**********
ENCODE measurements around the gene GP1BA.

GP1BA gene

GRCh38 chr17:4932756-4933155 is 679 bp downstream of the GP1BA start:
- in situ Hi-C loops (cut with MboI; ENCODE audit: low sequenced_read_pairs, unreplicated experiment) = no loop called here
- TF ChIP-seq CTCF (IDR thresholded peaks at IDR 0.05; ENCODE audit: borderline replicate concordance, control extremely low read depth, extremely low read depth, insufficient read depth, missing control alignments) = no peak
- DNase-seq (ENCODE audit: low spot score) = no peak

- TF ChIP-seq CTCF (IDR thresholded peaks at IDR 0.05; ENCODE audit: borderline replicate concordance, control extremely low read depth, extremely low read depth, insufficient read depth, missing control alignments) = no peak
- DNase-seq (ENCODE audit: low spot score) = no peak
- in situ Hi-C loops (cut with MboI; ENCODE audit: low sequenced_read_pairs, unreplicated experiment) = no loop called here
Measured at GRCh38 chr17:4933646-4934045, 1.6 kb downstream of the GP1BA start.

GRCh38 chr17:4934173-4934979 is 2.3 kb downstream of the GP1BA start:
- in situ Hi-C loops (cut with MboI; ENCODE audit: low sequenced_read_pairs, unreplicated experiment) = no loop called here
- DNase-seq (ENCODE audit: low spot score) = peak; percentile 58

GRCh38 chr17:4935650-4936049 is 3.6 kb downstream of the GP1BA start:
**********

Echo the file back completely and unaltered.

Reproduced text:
ENCODE measurements around the gene GP1BA.

GP1BA gene

GRCh38 chr17:4932756-4933155 is 679 bp downstream of the GP1BA start:
- in situ Hi-C loops (cut with MboI; ENCODE audit: low sequenced_read_pairs, unreplicated experiment) = no loop called here
- TF ChIP-seq CTCF (IDR thresholded peaks at IDR 0.05; ENCODE audit: borderline replicate concordance, control extremely low read depth, extremely low read depth, insufficient read depth, missing control alignments) = no peak
- DNase-seq (ENCODE audit: low spot score) = no peak

- TF ChIP-seq CTCF (IDR thresholded peaks at IDR 0.05; ENCODE audit: borderline replicate concordance, control extremely low read depth, extremely low read depth, insufficient read depth, missing control alignments) = no peak
- DNase-seq (ENCODE audit: low spot score) = no peak
- in situ Hi-C loops (cut with MboI; ENCODE audit: low sequenced_read_pairs, unreplicated experiment) = no loop called here
Measured at GRCh38 chr17:4933646-4934045, 1.6 kb downstream of the GP1BA start.

GRCh38 chr17:4934173-4934979 is 2.3 kb downstream of the GP1BA start:
- in situ Hi-C loops (cut with MboI; ENCODE audit: low sequenced_read_pairs, unreplicated experiment) = no loop called here
- DNase-seq (ENCODE audit: low spot score) = peak; percentile 58

GRCh38 chr17:4935650-4936049 is 3.6 kb downstream of the GP1BA start: